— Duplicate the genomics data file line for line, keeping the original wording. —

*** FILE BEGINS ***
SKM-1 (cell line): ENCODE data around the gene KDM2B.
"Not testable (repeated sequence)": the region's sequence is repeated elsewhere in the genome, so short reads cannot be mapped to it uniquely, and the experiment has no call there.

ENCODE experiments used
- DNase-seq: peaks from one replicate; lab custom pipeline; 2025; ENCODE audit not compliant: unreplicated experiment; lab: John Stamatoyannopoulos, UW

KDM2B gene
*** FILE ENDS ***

SKM-1 (cell line): ENCODE data around the gene KDM2B.
"Not testable (repeated sequence)": the region's sequence is repeated elsewhere in the genome, so short reads cannot be mapped to it uniquely, and the experiment has no call there.

ENCODE experiments used
- DNase-seq: peaks from one replicate; lab custom pipeline; 2025; ENCODE audit not compliant: unreplicated experiment; lab: John Stamatoyannopoulos, UW

KDM2B gene